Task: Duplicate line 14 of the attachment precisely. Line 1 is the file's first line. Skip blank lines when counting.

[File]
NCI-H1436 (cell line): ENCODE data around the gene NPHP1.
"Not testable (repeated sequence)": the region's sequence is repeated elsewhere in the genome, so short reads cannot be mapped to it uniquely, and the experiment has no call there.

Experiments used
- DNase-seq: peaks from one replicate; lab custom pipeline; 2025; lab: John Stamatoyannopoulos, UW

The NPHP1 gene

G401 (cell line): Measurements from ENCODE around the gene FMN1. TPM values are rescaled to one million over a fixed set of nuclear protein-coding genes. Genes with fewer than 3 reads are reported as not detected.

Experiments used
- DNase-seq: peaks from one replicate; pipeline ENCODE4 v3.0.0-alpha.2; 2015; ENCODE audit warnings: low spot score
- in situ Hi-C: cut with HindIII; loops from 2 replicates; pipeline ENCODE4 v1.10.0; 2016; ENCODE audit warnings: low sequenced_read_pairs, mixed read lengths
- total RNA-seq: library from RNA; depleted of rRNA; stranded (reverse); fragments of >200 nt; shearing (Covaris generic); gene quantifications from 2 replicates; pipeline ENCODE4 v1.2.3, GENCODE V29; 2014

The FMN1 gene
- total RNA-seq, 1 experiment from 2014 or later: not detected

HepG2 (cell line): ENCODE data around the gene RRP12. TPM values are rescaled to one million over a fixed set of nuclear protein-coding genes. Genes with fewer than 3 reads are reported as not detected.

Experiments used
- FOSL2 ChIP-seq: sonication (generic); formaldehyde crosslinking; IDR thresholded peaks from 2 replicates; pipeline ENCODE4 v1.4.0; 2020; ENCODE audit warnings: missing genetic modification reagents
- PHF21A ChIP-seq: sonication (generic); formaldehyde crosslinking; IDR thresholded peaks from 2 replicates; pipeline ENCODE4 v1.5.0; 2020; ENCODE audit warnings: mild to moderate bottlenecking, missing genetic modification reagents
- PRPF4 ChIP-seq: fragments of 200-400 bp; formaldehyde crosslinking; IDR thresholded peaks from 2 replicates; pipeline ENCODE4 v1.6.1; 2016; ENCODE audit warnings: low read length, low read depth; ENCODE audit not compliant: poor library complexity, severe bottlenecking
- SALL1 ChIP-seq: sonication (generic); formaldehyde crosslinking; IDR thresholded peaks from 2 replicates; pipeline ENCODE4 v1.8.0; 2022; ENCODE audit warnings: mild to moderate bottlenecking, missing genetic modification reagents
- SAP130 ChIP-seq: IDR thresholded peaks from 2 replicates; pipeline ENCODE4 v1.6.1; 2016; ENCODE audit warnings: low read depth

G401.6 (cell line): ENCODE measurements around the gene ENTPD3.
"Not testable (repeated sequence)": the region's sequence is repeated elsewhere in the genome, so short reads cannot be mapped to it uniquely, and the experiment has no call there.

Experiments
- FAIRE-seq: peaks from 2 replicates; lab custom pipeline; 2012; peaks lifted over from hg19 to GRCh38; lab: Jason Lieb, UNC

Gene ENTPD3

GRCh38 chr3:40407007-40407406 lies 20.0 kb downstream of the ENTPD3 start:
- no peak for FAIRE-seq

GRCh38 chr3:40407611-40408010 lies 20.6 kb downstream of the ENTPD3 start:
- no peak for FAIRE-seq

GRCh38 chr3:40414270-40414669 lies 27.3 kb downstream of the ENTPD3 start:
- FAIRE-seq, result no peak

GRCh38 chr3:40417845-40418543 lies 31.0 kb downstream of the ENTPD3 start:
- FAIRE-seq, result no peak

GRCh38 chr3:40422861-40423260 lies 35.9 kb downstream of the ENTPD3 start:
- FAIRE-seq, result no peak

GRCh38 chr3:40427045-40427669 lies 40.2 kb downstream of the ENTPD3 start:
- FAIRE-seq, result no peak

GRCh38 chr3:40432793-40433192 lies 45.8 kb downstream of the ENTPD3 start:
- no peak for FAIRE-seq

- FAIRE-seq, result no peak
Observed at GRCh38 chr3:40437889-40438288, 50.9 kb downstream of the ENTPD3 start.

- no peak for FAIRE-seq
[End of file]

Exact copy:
Experiments used